June 19, 2011: The 58th Anniversary of my Parents’ Execution

My family was among the most well-known victims of the McCarthy period. Our story has been told in books, films, plays, poems and songs. However, as we approach the 58th Anniversary of my parents’ execution, I’d like to chronicle another family’s ordeal. I share this as an example of the thousands who suffered from the anti-communist hysteria of the late 1940’s and early 1950s’s.

A few months ago I received the following from an RFC supporter who was inquiring about starting a “named fund” at the RFC to honor her recently deceased mother:

“If I may, I would like to tell you a bit of our family history and what brings us to your organization. My mother was a union organizer and an activist during the 30’s and 40’s. Her political activism was intolerable to her husband at that time and he filed for divorce in 1949. The FBI contacted him and convinced him to remove my [half] brother from my mother’s custody because she was a member of the Communist Party. They wanted to use the case [to deter] other women who would reasonably be terrified of losing their children due to their political involvement.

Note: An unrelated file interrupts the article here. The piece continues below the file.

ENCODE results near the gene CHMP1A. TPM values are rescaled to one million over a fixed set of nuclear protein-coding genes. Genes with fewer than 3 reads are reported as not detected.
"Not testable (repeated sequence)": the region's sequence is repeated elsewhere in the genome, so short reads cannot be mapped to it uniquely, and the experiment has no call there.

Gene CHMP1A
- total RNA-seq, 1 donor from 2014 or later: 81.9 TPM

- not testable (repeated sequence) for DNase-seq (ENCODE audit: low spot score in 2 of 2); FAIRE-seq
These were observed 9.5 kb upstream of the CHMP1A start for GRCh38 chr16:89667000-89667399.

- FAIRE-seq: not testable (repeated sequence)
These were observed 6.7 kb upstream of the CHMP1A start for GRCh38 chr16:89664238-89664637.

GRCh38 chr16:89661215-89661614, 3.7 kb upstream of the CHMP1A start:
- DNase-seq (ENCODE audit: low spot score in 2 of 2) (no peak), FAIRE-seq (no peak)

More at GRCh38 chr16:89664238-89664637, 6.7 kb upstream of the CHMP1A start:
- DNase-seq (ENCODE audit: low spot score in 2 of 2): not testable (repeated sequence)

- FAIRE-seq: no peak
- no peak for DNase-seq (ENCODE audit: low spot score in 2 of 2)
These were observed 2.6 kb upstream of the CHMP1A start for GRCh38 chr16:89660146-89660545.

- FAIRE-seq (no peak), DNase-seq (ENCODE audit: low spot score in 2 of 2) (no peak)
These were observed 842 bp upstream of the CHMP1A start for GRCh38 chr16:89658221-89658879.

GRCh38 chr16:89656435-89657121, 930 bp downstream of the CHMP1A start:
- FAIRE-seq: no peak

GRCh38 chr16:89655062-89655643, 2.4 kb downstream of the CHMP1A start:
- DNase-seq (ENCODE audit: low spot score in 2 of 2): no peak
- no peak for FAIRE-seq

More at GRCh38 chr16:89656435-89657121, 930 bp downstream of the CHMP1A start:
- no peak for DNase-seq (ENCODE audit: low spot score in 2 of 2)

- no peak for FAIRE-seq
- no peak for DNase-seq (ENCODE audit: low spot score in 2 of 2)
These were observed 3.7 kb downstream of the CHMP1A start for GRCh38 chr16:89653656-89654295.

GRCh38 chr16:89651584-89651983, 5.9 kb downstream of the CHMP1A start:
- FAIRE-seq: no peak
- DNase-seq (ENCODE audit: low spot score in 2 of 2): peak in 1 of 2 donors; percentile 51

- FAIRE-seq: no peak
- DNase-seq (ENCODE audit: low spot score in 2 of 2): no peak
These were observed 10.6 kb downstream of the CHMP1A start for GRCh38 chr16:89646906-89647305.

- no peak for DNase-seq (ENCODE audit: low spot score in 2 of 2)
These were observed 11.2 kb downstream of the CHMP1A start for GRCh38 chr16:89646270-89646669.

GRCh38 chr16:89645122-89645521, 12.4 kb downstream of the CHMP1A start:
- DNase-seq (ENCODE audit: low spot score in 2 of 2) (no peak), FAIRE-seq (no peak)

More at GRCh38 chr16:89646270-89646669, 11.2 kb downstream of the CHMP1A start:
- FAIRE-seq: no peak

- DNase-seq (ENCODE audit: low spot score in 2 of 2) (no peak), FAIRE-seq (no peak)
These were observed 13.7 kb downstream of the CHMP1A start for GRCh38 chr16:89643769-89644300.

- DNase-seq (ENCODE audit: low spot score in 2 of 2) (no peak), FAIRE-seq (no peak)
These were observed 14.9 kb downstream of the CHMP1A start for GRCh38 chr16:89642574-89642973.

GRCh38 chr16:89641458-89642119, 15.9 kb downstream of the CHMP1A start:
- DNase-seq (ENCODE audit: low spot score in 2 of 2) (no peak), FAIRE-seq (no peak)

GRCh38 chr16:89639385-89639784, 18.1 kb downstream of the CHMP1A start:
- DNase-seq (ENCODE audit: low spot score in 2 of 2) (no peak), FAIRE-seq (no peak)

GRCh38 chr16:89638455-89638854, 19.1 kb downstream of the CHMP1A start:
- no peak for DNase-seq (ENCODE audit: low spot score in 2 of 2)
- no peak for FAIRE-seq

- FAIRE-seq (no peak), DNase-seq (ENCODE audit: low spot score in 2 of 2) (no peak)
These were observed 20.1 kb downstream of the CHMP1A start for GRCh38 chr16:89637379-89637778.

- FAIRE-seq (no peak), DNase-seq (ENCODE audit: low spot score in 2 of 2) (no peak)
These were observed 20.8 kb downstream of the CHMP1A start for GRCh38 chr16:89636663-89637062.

The judge ruled against my mother, and the only thing that saved her and my brother was his father’s disappearance. They could not award custody to a man who had vanished.

But the FBI, who had terrorized my mother with constant surveillance and break-ins during the trial, continued to follow and investigate our family (my mother married my father in the 50’s) through the late 60’s. She spent the rest of her life in fear that they would resume surveillance, especially when my brother and I became politically involved.

My mother followed everything that happened to your family…. She felt a real bond with your family. Her life might have been very different had an organization existed in 1950 to support the children of political activists. What your defense fund represents is so important and so very, very personal for us. Sadly, she was too terrified to reach out to the Rosenberg Fund for Children when she was alive, but I would be very honored to be able to do so now, in her honor and in her memory.”

This letter is my umpteenth reminder that the terror I experienced as a child was visited upon many others. On this 58th anniversary I invite members of the RFC community to share their experiences of the Red Scare. We gain strength from such group recollection and it helps us all to heal.

I look forward to receiving your comments.

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